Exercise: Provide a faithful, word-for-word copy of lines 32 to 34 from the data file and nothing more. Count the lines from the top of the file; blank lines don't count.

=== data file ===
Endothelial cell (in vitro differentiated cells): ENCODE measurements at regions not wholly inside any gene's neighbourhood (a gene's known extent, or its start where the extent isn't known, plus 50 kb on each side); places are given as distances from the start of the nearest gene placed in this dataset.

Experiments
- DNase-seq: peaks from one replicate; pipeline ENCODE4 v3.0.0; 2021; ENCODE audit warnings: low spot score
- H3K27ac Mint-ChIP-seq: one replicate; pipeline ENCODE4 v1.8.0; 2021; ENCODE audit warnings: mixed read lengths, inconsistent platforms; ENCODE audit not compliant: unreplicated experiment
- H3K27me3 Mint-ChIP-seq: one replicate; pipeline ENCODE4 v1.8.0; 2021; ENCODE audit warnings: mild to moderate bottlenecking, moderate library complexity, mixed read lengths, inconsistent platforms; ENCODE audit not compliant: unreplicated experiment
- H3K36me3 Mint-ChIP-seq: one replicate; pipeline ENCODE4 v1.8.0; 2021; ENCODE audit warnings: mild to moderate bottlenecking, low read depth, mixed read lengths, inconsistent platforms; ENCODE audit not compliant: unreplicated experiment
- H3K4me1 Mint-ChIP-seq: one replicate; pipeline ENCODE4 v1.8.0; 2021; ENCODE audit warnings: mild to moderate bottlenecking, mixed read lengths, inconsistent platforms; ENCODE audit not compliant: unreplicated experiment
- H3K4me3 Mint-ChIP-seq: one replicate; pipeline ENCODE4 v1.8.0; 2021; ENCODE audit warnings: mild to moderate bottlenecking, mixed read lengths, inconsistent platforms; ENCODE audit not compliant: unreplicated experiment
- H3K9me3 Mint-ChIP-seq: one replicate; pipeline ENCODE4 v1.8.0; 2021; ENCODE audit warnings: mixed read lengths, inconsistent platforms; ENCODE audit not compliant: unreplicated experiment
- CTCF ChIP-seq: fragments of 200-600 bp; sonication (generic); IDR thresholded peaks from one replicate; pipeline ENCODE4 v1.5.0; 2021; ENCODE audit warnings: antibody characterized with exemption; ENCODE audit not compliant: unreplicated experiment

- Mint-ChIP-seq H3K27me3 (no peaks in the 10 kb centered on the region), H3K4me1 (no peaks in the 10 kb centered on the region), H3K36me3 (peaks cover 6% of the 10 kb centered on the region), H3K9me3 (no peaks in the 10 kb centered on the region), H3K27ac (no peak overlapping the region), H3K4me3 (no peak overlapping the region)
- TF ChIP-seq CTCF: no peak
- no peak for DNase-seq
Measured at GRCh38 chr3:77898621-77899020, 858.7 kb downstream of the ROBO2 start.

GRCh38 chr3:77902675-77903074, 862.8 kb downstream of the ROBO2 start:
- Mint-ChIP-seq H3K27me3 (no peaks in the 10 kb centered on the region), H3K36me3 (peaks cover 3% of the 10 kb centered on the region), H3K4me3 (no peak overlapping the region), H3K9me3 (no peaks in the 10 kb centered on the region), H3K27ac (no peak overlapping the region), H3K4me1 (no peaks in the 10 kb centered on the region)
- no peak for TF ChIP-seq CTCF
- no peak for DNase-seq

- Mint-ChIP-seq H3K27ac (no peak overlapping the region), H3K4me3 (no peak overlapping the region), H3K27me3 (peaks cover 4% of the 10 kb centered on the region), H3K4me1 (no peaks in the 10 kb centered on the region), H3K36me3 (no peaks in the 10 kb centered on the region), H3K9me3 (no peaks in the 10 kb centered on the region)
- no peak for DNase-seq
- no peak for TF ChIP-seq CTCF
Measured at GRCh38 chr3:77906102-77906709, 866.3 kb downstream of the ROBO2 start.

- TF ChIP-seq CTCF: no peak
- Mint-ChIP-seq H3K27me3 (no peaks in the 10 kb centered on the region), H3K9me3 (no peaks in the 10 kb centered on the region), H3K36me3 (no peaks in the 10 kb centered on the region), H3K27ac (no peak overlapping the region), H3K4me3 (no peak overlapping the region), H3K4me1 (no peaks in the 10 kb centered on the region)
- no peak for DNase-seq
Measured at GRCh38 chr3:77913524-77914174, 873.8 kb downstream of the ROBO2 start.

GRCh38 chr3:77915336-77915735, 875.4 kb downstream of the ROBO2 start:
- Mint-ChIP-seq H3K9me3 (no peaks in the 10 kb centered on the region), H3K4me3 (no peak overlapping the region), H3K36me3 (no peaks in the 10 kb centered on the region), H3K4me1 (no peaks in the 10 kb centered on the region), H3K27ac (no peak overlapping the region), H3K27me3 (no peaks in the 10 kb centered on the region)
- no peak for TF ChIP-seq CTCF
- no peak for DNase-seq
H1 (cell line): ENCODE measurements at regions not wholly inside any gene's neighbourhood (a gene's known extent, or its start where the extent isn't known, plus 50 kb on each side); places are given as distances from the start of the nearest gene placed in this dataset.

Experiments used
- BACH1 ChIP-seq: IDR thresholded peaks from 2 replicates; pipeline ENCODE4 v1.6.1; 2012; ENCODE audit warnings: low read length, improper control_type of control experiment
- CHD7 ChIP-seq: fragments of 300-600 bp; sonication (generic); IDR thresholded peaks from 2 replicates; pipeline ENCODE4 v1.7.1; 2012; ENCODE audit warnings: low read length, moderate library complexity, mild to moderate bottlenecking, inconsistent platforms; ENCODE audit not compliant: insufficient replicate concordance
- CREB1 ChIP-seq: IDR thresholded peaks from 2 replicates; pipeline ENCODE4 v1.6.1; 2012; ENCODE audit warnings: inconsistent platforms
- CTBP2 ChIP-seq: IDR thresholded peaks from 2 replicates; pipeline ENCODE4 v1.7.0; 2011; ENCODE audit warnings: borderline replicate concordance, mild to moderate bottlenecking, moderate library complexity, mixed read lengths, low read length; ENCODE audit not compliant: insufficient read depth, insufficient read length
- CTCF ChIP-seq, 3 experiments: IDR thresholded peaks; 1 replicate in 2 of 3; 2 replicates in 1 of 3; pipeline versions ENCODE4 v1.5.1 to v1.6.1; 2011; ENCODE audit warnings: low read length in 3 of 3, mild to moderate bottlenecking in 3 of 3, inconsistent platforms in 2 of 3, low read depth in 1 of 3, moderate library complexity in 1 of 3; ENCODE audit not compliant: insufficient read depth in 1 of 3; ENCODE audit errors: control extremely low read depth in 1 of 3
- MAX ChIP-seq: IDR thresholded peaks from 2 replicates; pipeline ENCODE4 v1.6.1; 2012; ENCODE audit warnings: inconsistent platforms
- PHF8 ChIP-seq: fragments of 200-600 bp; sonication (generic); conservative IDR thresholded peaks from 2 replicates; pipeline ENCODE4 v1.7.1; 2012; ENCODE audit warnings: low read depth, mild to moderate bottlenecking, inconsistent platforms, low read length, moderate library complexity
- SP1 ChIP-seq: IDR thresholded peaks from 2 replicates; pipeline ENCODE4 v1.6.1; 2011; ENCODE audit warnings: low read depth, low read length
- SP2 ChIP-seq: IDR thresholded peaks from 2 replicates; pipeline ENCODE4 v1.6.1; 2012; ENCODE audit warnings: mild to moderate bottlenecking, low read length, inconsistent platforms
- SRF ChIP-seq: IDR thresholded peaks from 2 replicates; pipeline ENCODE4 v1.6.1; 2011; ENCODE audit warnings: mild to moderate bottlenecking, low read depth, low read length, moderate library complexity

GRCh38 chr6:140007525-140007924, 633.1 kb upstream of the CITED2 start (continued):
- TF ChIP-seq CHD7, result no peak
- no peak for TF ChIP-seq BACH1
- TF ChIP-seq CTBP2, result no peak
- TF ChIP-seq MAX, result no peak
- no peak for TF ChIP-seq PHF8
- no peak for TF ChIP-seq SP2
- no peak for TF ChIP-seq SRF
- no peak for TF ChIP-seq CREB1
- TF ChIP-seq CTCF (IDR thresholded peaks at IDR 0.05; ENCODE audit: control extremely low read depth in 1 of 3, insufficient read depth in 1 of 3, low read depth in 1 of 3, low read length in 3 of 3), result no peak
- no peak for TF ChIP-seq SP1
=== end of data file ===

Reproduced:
Experiments used
- BACH1 ChIP-seq: IDR thresholded peaks from 2 replicates; pipeline ENCODE4 v1.6.1; 2012; ENCODE audit warnings: low read length, improper control_type of control experiment
- CHD7 ChIP-seq: fragments of 300-600 bp; sonication (generic); IDR thresholded peaks from 2 replicates; pipeline ENCODE4 v1.7.1; 2012; ENCODE audit warnings: low read length, moderate library complexity, mild to moderate bottlenecking, inconsistent platforms; ENCODE audit not compliant: insufficient replicate concordance